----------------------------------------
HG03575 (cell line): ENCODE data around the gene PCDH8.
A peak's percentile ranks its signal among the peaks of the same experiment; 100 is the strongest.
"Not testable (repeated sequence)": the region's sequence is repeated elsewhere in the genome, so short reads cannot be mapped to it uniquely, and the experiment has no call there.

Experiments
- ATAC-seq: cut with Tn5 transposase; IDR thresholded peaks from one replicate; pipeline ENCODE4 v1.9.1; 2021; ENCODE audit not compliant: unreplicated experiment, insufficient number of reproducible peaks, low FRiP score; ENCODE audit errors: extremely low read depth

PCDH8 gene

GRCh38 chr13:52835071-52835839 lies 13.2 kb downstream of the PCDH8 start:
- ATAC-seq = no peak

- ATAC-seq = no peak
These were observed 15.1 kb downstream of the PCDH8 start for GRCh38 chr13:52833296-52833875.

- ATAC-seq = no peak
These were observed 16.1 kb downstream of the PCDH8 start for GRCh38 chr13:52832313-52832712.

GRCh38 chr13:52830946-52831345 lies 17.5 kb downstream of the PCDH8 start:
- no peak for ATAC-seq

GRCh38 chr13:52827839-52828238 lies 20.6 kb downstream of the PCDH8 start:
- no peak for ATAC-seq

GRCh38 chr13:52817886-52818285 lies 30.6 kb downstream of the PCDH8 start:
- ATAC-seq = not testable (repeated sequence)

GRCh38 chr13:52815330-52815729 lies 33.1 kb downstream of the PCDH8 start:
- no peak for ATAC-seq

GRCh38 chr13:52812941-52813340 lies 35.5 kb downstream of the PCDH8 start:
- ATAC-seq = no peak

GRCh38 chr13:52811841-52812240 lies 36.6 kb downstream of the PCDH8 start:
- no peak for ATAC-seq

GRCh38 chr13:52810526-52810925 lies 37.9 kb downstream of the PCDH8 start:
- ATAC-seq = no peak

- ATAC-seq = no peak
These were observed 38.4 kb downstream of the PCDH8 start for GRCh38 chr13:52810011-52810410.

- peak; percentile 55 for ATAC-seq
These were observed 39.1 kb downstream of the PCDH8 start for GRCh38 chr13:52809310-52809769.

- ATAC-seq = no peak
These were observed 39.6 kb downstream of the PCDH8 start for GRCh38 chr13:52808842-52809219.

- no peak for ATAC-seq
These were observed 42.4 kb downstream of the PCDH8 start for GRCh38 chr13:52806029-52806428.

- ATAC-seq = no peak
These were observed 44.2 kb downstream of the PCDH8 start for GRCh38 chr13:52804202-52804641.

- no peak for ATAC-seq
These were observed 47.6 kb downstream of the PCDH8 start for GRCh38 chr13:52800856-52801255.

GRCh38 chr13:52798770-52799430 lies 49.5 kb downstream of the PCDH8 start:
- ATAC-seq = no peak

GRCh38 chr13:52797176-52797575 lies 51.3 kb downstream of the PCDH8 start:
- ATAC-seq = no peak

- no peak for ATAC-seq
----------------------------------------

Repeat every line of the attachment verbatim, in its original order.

HG03575 (cell line): ENCODE data around the gene PCDH8.
A peak's percentile ranks its signal among the peaks of the same experiment; 100 is the strongest.
"Not testable (repeated sequence)": the region's sequence is repeated elsewhere in the genome, so short reads cannot be mapped to it uniquely, and the experiment has no call there.

Experiments
- ATAC-seq: cut with Tn5 transposase; IDR thresholded peaks from one replicate; pipeline ENCODE4 v1.9.1; 2021; ENCODE audit not compliant: unreplicated experiment, insufficient number of reproducible peaks, low FRiP score; ENCODE audit errors: extremely low read depth

PCDH8 gene

GRCh38 chr13:52835071-52835839 lies 13.2 kb downstream of the PCDH8 start:
- ATAC-seq = no peak

- ATAC-seq = no peak
These were observed 15.1 kb downstream of the PCDH8 start for GRCh38 chr13:52833296-52833875.

- ATAC-seq = no peak
These were observed 16.1 kb downstream of the PCDH8 start for GRCh38 chr13:52832313-52832712.

GRCh38 chr13:52830946-52831345 lies 17.5 kb downstream of the PCDH8 start:
- no peak for ATAC-seq

GRCh38 chr13:52827839-52828238 lies 20.6 kb downstream of the PCDH8 start:
- no peak for ATAC-seq

GRCh38 chr13:52817886-52818285 lies 30.6 kb downstream of the PCDH8 start:
- ATAC-seq = not testable (repeated sequence)

GRCh38 chr13:52815330-52815729 lies 33.1 kb downstream of the PCDH8 start:
- no peak for ATAC-seq

GRCh38 chr13:52812941-52813340 lies 35.5 kb downstream of the PCDH8 start:
- ATAC-seq = no peak

GRCh38 chr13:52811841-52812240 lies 36.6 kb downstream of the PCDH8 start:
- no peak for ATAC-seq

GRCh38 chr13:52810526-52810925 lies 37.9 kb downstream of the PCDH8 start:
- ATAC-seq = no peak

- ATAC-seq = no peak
These were observed 38.4 kb downstream of the PCDH8 start for GRCh38 chr13:52810011-52810410.

- peak; percentile 55 for ATAC-seq
These were observed 39.1 kb downstream of the PCDH8 start for GRCh38 chr13:52809310-52809769.

- ATAC-seq = no peak
These were observed 39.6 kb downstream of the PCDH8 start for GRCh38 chr13:52808842-52809219.

- no peak for ATAC-seq
These were observed 42.4 kb downstream of the PCDH8 start for GRCh38 chr13:52806029-52806428.

- ATAC-seq = no peak
These were observed 44.2 kb downstream of the PCDH8 start for GRCh38 chr13:52804202-52804641.

- no peak for ATAC-seq
These were observed 47.6 kb downstream of the PCDH8 start for GRCh38 chr13:52800856-52801255.

GRCh38 chr13:52798770-52799430 lies 49.5 kb downstream of the PCDH8 start:
- ATAC-seq = no peak

GRCh38 chr13:52797176-52797575 lies 51.3 kb downstream of the PCDH8 start:
- ATAC-seq = no peak

- no peak for ATAC-seq